Arts make Seguin a great place to call home

Heritage Museum, October 16, 2010


By Bob Grafe

The Gazette-Enterprise

Published October 21, 2010

So, just how lucky are we who live within or in near proximity to the city of Seguin?

If “Gwaihir: The Lord of Eagles, Master of Wind” had been in a talkative mood this past Saturday night, I’m sure he would have showered the 400-plus visitors gently traversing the aisles of Seguin’s Heritage Museum with that special knowledge that “we who so live,” nearby and together, are indeed very lucky.

The gathering at the Heritage marked the opening of artistic sculptor, and local Seguin resident, Marika Bordes’ art exhibit “Visions in Wood.”

Although somewhat dominated by the 15-foot presence of the uniquely impressive “Gwaihir,” the fascinating exhibit, of both Bordes’ work and that of her students, also included (adding to the totality of the evening’s experience) written appendages by heartfelt poetic locals who were asked to provide their “view” of a particular work of wood.

Upon entering the Heritage Museum, I was immediately thrilled at the attendance. As I wondered carefully throughout the two-stories of Marika’s and other museum exhibits, I couldn’t help but overhear the mostly joyful chatter among those in attendance. “Isn’t that beautiful.” Or “How did she (or other sculptors) do that?” Or, perhaps the most common, “Wow!”

Oh, there were a few there who reduced their conversations to the current mind-numbing political chatter. But, the vast majority in attendance, whether young, old, or somewhere in the middle seemed to be caught up in the moment where there truly was a celebratory atmosphere.

Underlying the obvious, that of the beauty of the exhibit which initially attracted this totally eclectic group in the first place, was the unstated but widely felt recognition that we were very lucky to live in a community where the arts are recognized for the contribution they continue to make to a joyful life … that the arts, here, are so much a part of our community.

As a venue for “Visions in Wood,” the Heritage Museum is perfect. Where else is the historic connective tissue so prevalent than at a central community location where one can come to reflect upon the past and present while keeping a directive eye on the future? John Gesick, the Heritage Museum director, seems to effortlessly make miracles happen within the museum’s walls … often from backstage.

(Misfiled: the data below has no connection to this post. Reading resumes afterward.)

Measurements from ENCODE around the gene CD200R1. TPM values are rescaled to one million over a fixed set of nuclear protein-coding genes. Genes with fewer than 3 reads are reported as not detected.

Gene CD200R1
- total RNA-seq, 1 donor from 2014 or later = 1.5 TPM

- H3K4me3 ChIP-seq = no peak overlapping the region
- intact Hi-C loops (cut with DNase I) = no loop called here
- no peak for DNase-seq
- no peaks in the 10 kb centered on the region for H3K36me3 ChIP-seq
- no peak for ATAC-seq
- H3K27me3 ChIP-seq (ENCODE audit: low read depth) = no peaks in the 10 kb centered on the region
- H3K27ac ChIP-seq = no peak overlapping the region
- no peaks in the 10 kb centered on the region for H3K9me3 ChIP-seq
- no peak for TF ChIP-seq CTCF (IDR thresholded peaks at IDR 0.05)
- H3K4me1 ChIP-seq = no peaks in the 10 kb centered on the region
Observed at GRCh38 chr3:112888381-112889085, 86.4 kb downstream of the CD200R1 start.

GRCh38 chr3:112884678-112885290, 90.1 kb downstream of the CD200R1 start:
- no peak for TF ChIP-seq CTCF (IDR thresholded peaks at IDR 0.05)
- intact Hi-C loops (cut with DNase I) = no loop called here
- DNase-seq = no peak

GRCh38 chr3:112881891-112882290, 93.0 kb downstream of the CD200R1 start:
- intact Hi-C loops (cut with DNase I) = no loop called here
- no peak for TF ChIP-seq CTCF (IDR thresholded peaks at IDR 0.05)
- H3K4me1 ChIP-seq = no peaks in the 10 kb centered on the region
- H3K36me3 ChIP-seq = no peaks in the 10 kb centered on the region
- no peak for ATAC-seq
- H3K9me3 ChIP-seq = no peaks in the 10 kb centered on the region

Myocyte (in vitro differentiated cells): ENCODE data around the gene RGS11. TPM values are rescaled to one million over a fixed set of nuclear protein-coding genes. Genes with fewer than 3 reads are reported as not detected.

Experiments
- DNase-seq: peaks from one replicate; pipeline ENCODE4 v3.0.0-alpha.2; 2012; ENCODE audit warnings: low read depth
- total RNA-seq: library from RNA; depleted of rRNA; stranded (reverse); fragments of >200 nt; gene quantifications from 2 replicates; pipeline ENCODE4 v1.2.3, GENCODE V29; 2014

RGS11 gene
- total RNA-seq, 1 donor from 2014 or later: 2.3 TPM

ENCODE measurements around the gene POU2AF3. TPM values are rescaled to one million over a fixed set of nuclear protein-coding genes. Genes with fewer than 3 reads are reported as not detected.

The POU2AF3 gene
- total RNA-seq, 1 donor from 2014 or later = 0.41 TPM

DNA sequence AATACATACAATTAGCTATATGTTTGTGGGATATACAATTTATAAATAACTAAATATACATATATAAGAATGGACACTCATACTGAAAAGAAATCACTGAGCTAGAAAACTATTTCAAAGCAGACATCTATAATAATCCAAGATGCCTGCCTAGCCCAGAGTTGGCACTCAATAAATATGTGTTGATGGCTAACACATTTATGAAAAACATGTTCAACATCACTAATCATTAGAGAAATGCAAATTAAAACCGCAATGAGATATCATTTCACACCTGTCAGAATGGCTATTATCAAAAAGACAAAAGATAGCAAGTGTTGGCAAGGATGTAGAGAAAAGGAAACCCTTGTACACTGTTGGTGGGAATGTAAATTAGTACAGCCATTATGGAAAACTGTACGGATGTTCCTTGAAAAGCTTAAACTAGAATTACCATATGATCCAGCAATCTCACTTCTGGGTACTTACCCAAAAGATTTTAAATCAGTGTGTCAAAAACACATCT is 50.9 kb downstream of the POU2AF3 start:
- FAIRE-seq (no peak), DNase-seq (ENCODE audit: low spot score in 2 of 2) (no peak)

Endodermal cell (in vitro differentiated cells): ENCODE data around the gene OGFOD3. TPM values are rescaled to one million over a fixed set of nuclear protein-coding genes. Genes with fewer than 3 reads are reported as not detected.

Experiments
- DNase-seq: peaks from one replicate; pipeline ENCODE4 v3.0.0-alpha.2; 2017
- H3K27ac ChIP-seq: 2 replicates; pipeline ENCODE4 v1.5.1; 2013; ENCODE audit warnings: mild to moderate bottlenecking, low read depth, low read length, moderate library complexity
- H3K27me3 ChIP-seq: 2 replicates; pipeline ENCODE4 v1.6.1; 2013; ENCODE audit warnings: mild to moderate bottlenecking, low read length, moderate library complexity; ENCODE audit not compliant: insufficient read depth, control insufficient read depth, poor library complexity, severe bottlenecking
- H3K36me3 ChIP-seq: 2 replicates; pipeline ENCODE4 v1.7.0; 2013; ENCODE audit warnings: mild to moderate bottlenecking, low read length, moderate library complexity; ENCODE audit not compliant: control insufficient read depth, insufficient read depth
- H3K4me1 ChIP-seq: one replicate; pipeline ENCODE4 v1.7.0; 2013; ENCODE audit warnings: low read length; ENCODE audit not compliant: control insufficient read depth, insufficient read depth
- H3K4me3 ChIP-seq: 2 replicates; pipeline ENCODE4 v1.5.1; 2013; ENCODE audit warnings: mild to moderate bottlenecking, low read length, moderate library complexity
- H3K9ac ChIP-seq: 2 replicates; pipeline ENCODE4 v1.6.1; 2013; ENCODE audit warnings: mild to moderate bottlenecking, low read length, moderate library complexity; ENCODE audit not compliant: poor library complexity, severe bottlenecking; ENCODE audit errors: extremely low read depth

With the combined genius of John Gesick and Marika Bordes working on behalf of our community’s heritage and artistic health, we are truly blessed.

While it seemed as if there was a majestic symphony in progress throughout the Heritage Museum during last Saturday night’s “opening,” it may have only been the notes of anticipation being subliminally heard in anticipation of Mid-Texas Symphony’s December presentation of The Messiah at Jackson Auditorium on the grounds of Texas Lutheran University.

Just imagine that! A very professional and talented symphony orchestra right here in “River City” playing to packed audiences in wonderfully designed performance facilities at our very own highly ranked Texas Lutheran University. How fortunate can we get?

Local film maker Chris Elley brought recognition to the Seguin arts’ scene with his movie production of “Barbecue: A Texas Love Story” and, certainly helped to put our very own Texas Theatre in the spotlight a few years ago by helping the local Conservation Society’s efforts to restore that theatre masterpiece into a lasting remembrance of the past while providing untold artistic performance opportunities for many generations to come.